There are lots of things you can do voluntarily that limit your future freedom. There are also things that are theoretically voluntary, but for practical purposes less than voluntary, because possible alternatives have been limited by force. A trivial example would be milk. No one is forcing you to buy pasteurised milk, but in many places it is illegal for anyone to sell you natural milk, which limits your choices drastically, if you like milk at least.
    • by peppepz (1311345)
      For instance by printing, without your knowledge, invisible patterns on every page, which can help undisclosed third parties to track what you print back to you. I thought this was a crazy conspiracy theory until it was officially confirmed that many printer do this.

      Also, many inkjet printers won't print money :-D . If you try, their drivers will point you to a site where you can download authorized fac-simile images instead.

    • "Sorry, Dave, i can't save the recording you just did with your iphone9: there is a dr who episode on the tv behind you that triggers the DRM agent."

      But this is the future. The now is the friggin android phone which doesn't give me root without voiding the warranty, so a 800mhz cpu can't do the things i could do with a 166mhz PC.

      Strange comment from a low UID.

    • by exomondo (1725132)

      How would an electronic device, that is completely voluntary to own, infringe upon my freedom?

      It depends upon the language you use, it's not going to be taking away any freedoms (or "infringe" upon them) that you already had but it may not grant you particular freedoms. Moreover you may be willing to accept not being granted certain freedoms when using certain products - we all do this - for example when posting on this site you don't have the freedom to examine the source code of all software running on all servers through which you transmit data, this could be misconstrued as an infringement of yo

  • by Anonymous Coward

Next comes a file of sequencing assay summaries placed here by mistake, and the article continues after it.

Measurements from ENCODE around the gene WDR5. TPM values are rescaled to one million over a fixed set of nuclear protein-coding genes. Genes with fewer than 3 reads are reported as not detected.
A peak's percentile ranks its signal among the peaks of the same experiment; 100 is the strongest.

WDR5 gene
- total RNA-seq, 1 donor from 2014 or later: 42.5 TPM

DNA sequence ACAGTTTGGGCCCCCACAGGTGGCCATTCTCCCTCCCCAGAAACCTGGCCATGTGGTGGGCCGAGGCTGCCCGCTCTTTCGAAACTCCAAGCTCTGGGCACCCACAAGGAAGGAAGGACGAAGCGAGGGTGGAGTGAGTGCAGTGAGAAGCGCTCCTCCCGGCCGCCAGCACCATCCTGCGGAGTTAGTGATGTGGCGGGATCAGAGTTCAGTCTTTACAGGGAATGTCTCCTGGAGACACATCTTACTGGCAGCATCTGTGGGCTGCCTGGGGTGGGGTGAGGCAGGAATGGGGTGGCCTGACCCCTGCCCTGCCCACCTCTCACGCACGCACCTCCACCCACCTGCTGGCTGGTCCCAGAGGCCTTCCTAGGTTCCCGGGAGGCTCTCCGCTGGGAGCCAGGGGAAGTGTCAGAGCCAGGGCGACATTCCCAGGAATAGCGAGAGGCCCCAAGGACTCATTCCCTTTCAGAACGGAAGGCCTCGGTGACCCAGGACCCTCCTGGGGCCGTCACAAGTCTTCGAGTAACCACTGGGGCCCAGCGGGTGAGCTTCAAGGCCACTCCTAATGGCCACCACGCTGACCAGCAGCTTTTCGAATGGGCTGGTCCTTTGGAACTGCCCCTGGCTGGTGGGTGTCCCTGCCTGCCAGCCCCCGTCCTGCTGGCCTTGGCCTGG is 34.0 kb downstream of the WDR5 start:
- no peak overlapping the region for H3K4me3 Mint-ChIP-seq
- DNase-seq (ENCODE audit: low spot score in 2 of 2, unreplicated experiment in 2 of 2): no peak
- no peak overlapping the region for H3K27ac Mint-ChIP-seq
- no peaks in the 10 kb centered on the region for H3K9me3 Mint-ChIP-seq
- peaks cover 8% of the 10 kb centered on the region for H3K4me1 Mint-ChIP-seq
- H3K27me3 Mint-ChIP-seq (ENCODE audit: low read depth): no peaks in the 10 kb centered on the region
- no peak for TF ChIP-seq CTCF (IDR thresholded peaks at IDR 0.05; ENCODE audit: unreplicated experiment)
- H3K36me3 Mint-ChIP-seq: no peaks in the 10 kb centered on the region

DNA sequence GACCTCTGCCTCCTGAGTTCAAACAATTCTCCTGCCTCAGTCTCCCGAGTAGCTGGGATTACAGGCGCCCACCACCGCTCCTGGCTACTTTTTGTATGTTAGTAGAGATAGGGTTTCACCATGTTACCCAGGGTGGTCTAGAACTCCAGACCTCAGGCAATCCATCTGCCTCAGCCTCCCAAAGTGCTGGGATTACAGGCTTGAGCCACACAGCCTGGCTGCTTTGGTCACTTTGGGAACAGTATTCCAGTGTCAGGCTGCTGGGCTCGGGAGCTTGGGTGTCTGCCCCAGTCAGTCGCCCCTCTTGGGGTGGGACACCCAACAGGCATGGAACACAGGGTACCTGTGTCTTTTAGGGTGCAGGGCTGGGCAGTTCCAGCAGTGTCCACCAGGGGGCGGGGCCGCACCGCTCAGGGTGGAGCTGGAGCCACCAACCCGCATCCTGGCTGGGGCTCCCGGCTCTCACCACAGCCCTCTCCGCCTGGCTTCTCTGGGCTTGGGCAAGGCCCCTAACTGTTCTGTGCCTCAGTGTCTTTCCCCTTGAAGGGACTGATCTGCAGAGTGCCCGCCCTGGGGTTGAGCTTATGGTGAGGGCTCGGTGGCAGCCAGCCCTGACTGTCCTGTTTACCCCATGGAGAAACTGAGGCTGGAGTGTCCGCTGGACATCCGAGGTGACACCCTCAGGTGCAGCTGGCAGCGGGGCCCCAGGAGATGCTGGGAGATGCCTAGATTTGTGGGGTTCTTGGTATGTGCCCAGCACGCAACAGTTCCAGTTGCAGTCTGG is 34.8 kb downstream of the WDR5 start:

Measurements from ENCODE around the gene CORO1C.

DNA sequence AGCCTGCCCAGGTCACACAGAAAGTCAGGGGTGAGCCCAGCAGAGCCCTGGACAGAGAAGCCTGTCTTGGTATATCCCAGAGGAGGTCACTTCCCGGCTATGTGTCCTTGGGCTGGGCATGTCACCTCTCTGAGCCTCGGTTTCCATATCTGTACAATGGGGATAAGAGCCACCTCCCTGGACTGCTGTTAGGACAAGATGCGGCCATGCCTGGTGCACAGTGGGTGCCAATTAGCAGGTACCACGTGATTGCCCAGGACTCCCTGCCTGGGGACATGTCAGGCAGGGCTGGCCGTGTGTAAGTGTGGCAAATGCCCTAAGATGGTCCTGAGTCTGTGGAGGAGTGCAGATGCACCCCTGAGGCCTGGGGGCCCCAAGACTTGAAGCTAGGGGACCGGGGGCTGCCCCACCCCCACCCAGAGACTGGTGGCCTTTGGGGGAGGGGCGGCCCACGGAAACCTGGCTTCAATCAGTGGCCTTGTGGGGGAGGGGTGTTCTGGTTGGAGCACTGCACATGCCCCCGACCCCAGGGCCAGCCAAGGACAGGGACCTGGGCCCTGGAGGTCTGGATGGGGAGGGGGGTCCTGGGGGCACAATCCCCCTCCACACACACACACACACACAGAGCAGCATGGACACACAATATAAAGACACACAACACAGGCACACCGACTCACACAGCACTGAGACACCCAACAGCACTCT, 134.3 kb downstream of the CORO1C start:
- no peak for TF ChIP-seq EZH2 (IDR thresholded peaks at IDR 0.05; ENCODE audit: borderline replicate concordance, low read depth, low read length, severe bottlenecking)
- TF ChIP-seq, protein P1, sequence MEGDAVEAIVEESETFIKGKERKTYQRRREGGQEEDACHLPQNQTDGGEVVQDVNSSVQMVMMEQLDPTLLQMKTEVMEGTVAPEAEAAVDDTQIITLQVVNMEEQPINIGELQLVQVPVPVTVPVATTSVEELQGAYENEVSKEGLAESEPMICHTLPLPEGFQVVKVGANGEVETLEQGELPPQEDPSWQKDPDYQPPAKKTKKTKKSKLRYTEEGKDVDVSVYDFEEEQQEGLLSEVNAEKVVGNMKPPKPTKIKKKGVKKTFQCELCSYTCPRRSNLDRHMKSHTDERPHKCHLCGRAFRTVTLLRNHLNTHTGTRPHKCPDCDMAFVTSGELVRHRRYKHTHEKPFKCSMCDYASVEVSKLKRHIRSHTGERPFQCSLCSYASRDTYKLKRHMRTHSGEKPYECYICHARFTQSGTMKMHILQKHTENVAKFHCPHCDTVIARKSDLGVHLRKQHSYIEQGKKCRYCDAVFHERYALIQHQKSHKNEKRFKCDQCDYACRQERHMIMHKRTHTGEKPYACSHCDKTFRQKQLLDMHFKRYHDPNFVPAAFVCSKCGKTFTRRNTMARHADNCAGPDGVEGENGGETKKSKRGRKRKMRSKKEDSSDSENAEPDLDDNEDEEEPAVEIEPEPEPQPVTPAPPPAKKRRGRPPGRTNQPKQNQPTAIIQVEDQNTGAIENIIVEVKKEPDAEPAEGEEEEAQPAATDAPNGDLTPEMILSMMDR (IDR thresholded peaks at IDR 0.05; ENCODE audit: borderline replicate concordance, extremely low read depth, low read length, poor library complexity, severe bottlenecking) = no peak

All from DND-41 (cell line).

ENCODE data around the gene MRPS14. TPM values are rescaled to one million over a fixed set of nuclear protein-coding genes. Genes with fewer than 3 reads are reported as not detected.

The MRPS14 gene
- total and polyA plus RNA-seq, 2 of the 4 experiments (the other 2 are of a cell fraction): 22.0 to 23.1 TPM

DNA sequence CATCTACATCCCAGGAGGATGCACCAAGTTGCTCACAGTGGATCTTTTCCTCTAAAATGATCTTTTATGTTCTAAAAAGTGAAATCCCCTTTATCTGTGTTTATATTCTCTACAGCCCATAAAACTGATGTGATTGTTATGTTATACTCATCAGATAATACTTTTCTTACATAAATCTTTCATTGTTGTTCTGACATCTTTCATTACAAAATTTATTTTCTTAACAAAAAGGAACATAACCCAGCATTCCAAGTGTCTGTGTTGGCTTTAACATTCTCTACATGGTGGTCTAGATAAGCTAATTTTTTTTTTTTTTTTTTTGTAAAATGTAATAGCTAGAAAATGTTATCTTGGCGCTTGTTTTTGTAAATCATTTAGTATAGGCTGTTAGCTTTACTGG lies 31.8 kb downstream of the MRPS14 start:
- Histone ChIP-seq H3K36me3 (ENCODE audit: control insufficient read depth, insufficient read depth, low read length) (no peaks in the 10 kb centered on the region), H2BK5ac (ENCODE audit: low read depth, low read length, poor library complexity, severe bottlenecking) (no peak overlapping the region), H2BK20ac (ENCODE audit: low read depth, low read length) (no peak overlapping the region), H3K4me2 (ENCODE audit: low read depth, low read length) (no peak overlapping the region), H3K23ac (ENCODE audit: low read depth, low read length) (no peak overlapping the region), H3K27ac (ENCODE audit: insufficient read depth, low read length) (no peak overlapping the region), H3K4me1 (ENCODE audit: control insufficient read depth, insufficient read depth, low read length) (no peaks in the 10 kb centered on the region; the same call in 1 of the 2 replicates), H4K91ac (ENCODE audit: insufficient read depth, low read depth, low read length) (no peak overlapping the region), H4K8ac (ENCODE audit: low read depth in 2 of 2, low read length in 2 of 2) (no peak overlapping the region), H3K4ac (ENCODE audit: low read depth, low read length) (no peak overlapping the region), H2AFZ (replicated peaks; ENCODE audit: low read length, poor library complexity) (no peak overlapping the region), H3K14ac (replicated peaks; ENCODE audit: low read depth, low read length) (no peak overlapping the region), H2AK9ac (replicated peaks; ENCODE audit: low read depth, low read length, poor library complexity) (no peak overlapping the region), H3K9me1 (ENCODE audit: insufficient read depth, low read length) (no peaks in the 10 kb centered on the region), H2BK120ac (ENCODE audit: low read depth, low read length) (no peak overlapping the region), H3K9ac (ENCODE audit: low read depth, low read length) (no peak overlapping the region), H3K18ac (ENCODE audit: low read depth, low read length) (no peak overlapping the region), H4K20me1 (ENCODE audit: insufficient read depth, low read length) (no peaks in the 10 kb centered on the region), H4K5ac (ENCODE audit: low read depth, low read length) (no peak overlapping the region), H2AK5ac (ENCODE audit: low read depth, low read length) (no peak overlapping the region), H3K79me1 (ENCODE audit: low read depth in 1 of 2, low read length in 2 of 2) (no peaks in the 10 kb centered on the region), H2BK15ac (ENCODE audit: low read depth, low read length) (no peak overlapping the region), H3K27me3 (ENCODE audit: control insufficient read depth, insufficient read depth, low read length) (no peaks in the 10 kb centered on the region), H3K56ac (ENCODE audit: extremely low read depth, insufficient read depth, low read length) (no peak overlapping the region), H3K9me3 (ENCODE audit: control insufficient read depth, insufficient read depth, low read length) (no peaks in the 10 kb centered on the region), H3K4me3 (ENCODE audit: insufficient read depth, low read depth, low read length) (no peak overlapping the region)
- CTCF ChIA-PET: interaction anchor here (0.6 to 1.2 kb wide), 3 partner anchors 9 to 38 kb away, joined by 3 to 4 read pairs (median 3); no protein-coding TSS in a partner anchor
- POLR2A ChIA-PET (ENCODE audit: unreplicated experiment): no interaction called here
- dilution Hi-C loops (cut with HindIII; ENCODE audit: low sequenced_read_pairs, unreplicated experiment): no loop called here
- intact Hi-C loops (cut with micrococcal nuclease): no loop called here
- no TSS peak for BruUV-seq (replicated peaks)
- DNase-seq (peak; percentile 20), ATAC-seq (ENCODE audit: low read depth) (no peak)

Since this seems to be the trend, I'll add to the AC trolling.

    Whether you agree with RMS or not, it is impossible to deny the signficance of the GPL and the GNU ecosystem he created. Just because you don't like bearded hippies who don't compromise their integrity doesn't make them insignificant. Obviously no one likes being told that someone else makes a moral choice that one doesn't, because folks don't think of themselves as immoral. That's why omnivores hate on vegans. That's why folks think religious nu

    • by Desler (1608317)

      Be glad that there are people of integrity in our world who don't let pragmatism get in the way of their belief system.

      Why should I be glad about people who can never admit they might be wrong about something. Blind devotion to anything is not a good thing. The people who are constantly questioning their belief systems and changing their minds when they are wrong are the people who we should be glad to have. The world doesn't need more dogmatists.

  • by gQuigs (913879) on Wednesday October 10, 2012 @12:00PM (#41609295) Homepage

    I'm looking at you System76 and ZaReason. One of FSF requirements in this program is a free BIOS, and we have a good one in CoreBoot (and it can make boot times faster). Worried about Secure/Restricted Boot? Get a laptop with a free bios, boot what you want.

    • by TeknoHog (164938)
      I recently got a Lemote Loongson 3A laptop, it has a free "BIOS", actually PMON. The sleek aluminium look and 4 cores of relatively obscure architecture are just a nice bonus ;)
    • by unixisc (2429386)
      Hey, make a VLIW CPU, w/ its verilog code under GPL3. Not only will the CPU be GPL, but in that family, anyone who wants to maintain compatibility w/ the CPU will have to release the source, since a recompile will be needed w/ each & every change. Let the FSF get obsessed w/ perfecting a VLIW compiler, which is GPLed.
  • by jonwil (467024) on Wednesday October 10, 2012 @06:45PM (#41614165)

    I want to see a PC (that can run a full Linux distro) that has this FSF stamp.
    Or even just the bits that go into one (motherboard, CPU, GPU, RAM etc)

  • by Yeb (7194)

    Jeff Moe here, founder of Aleph Objects, Inc. maker of the LulzBot 3D printer. Note this is a printer which makes *objects*, not a printer that prints on paper.

    I haven't spent much time on /. recently. I appreciate the post and the positive comments from many of you. The others, not so much. ;) I typically use the nick "jebba", but this account got set up with "yeb" for some reason, long forgot.

    I am a long time supporter of free software, open culture, open publishing, etc. I am not a communist, as you can

  • I'd pay top dollar for a quality Android phone with RYF certification. Just sayin'...

  • Space is probably the best example of a place where when something goes wrong, not having the right spare part really is a matter of life and death. With a beefed up 3D printer, stored schematics to the hardware in space equipment, and a 'printable' material suitable for space use, they could theoretically create any replacement part they need on the fly to help avoid many of the potential problems found in space. If 3D Printers could also be tied into an automated mining/refinery process, you could theo